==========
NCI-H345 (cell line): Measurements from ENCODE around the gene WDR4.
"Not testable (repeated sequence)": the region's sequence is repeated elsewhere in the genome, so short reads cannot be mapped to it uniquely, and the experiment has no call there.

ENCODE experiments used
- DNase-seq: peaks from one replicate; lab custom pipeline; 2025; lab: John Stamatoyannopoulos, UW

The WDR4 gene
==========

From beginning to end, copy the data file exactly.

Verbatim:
NCI-H345 (cell line): Measurements from ENCODE around the gene WDR4.
"Not testable (repeated sequence)": the region's sequence is repeated elsewhere in the genome, so short reads cannot be mapped to it uniquely, and the experiment has no call there.

ENCODE experiments used
- DNase-seq: peaks from one replicate; lab custom pipeline; 2025; lab: John Stamatoyannopoulos, UW

The WDR4 gene